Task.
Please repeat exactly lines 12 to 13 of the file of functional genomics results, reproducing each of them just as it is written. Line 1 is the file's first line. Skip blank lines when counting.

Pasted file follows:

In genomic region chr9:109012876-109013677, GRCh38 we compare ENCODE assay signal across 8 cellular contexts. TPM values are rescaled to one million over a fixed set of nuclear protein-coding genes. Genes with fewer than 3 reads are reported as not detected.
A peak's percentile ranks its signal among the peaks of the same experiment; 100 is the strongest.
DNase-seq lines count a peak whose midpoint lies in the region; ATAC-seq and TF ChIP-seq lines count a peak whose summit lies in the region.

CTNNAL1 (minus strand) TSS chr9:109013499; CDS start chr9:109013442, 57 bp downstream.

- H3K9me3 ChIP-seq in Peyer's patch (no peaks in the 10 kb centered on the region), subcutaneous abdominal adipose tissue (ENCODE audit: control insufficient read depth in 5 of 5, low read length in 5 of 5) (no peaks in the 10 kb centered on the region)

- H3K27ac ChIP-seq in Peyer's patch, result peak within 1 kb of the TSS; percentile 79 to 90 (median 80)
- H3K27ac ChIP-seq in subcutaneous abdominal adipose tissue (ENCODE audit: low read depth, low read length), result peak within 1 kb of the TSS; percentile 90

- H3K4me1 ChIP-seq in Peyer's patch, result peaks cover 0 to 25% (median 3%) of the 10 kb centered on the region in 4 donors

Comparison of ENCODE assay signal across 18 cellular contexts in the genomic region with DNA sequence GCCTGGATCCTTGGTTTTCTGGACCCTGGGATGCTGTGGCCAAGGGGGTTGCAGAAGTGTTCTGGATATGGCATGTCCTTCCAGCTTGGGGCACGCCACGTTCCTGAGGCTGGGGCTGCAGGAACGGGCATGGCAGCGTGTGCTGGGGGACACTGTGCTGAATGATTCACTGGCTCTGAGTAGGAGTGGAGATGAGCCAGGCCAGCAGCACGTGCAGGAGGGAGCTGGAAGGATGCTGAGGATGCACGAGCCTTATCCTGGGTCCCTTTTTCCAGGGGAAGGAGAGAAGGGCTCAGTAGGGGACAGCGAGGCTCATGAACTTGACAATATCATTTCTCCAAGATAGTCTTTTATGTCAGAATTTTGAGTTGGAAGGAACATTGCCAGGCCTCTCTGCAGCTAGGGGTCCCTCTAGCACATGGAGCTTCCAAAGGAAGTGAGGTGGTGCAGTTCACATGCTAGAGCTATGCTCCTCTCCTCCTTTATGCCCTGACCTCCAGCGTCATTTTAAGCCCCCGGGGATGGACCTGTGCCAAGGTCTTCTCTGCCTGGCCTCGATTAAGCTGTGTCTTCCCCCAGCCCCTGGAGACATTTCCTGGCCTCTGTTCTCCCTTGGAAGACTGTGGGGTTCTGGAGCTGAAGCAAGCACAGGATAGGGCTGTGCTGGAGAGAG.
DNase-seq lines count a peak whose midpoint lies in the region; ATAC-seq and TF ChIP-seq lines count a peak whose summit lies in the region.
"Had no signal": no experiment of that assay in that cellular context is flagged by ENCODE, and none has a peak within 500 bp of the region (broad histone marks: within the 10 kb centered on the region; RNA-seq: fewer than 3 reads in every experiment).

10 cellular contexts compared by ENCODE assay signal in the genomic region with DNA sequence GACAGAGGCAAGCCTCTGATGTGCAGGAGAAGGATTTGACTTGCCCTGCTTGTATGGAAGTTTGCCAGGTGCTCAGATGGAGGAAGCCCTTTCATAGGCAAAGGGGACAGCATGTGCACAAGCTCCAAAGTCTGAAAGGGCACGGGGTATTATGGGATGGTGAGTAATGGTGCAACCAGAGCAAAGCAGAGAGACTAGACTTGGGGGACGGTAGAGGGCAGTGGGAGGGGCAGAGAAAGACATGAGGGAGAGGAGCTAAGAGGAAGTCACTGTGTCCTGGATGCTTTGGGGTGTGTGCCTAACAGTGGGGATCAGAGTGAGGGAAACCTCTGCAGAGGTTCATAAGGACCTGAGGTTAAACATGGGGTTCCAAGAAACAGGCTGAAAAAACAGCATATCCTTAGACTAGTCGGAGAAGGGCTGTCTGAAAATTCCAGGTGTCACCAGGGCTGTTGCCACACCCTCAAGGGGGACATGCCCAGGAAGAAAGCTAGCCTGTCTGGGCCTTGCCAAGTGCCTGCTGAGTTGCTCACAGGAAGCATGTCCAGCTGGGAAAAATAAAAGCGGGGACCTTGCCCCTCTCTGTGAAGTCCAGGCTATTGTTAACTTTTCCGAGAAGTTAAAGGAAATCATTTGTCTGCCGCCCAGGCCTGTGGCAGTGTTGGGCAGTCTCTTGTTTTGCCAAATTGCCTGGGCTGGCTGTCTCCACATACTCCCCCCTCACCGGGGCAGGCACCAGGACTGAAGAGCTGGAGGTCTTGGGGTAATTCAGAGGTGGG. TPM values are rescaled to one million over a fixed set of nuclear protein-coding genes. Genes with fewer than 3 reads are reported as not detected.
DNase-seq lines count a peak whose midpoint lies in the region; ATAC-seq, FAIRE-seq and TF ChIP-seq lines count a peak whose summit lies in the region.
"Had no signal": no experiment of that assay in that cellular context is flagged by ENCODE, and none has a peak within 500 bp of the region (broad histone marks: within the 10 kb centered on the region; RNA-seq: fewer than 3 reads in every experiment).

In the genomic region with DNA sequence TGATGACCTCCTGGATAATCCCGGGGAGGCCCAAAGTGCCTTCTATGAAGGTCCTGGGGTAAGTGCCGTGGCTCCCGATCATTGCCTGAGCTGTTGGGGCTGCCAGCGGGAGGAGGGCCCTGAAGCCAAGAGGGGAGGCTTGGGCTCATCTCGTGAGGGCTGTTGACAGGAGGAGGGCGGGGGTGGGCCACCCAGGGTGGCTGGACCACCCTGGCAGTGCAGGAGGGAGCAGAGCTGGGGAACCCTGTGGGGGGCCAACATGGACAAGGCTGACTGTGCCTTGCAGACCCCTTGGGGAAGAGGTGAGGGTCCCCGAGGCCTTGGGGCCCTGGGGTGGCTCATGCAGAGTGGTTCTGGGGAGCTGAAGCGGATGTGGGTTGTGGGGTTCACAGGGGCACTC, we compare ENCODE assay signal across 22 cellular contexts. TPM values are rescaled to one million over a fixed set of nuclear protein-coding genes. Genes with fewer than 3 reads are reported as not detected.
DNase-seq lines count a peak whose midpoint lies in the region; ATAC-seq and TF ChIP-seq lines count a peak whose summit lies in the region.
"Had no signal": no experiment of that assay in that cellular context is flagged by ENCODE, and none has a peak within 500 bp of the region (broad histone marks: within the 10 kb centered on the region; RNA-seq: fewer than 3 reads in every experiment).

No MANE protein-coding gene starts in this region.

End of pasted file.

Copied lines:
10 cellular contexts compared by ENCODE assay signal in the genomic region with DNA sequence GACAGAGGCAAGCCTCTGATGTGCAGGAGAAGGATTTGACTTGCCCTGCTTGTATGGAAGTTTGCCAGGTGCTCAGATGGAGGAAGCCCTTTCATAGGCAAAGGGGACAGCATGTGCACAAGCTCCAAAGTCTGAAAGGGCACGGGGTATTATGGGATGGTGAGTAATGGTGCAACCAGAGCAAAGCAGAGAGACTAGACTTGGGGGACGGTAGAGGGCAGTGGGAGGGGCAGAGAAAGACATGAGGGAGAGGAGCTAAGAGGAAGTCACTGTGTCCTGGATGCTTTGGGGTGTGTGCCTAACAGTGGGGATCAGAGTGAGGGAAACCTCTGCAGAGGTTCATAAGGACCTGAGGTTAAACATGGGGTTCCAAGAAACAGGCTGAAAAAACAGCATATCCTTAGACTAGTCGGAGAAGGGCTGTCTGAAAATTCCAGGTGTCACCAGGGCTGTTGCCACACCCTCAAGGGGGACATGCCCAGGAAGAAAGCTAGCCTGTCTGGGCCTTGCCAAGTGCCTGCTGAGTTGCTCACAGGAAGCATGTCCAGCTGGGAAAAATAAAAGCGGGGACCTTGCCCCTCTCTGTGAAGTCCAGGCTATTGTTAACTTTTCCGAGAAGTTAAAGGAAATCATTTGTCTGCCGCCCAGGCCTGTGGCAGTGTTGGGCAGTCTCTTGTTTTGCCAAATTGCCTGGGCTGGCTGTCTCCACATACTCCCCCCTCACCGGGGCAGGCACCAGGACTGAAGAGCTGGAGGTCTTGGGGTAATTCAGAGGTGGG. TPM values are rescaled to one million over a fixed set of nuclear protein-coding genes. Genes with fewer than 3 reads are reported as not detected.
DNase-seq lines count a peak whose midpoint lies in the region; ATAC-seq, FAIRE-seq and TF ChIP-seq lines count a peak whose summit lies in the region.